Only when all HUD-assisted housing can be financed, developed and managed in a 21st century way that can be integrated with the communities around them will we attract the mix of uses, incomes and stakeholders that HUD needs to make its rental assistance programs truly successful -- and that families need to live in sustainable vibrant communities of opportunity.
Secondly, a 21st century agency gets out of its silos and collaborates across other agencies and with new partners.
Many of you may be familiar with our Sustainability Partnership with the Department of Transportation and the Environmental Protection Agency.
While much of the media attention around that partnership has understandably focused on helping reduce the combined cost of housing and transportation to families--a major cause of the foreclosure crisis--I believe it also shows real promise in states like Michigan with polluted industrial Brownfields.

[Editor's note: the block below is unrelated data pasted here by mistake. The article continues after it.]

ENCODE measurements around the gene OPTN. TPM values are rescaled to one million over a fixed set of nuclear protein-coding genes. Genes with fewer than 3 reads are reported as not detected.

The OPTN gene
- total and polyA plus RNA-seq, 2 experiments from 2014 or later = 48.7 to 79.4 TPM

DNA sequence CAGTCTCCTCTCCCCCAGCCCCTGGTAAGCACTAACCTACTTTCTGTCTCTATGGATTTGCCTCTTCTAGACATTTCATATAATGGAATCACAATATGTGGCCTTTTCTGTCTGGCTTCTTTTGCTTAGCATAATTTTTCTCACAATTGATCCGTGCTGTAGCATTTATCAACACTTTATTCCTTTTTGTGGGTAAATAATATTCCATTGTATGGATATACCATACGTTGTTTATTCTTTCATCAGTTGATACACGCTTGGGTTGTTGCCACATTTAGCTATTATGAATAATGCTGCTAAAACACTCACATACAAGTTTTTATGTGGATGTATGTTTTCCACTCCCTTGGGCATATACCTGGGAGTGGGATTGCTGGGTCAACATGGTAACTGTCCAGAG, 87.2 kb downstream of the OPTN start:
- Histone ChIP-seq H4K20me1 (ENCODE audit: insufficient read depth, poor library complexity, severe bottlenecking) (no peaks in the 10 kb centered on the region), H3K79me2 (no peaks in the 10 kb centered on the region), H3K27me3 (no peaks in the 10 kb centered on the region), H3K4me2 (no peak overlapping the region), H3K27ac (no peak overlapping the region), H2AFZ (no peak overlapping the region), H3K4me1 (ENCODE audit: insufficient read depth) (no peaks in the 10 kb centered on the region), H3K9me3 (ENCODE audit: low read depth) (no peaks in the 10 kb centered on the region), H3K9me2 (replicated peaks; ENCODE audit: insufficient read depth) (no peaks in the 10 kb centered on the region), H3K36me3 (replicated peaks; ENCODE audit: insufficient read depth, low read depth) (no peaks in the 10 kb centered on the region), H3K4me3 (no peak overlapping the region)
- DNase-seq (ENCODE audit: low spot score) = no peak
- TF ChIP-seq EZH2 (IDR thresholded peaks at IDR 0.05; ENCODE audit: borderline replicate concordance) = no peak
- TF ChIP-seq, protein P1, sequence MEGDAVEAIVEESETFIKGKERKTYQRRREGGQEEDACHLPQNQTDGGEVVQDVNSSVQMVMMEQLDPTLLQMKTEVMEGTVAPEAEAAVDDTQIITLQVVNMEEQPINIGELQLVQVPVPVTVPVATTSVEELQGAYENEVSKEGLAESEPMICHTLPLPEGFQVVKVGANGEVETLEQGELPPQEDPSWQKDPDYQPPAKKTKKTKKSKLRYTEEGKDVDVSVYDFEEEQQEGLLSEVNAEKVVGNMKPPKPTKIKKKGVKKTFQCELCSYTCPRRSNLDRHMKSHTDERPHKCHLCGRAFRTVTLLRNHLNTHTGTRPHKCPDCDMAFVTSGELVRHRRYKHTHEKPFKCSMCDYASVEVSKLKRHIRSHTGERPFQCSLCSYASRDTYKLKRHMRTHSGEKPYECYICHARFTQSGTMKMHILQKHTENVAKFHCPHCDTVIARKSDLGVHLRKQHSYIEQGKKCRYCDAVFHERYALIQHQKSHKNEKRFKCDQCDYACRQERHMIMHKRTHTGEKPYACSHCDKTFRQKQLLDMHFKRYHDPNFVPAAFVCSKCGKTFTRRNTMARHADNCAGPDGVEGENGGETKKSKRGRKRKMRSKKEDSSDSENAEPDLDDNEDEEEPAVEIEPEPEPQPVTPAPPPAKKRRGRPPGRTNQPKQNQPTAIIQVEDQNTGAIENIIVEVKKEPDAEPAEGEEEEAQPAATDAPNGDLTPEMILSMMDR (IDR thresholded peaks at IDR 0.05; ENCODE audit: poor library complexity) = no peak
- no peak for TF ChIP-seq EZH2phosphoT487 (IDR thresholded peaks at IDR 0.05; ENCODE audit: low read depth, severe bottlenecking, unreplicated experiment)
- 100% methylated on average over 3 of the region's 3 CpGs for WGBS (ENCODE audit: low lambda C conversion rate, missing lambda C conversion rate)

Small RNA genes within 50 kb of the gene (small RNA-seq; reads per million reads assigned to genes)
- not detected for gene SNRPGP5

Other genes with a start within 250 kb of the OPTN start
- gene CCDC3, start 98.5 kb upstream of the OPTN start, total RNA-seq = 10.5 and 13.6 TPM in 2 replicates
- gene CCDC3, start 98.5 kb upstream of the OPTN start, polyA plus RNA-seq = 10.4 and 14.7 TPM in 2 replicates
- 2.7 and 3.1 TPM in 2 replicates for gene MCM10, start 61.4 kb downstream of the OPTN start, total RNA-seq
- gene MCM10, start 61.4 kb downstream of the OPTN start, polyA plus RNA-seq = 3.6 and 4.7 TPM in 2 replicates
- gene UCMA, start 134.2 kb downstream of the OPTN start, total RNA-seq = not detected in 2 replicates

At HUD, we're already working with EPA to employ state-of-the-art environmental protection technologies to ensure that communities can "recycle" land and use it to develop safe, affordable multifamily housing.
With world-class universities and some of the most cutting-edge foundations in the country, to a burgeoning biotech and R&D sector, I expect Michigan to capitalize on these kinds of targeted interventions to revitalize its manufacturing base and find new opportunities in the export-oriented economy.
Third, a 21st century agency operates in the geography of the 21st century.
With our new Office of Sustainable Housing and Communities, we are building on the promise of efforts like NSP 2 to help communities bring these "Third Sector" partners into the fold and plan on a metropolitan basis -- so that cities and suburbs that share problems--like foreclosures, long commute times--can begin sharing solutions -- using federal dollars.
It's about time you had the ability to do that.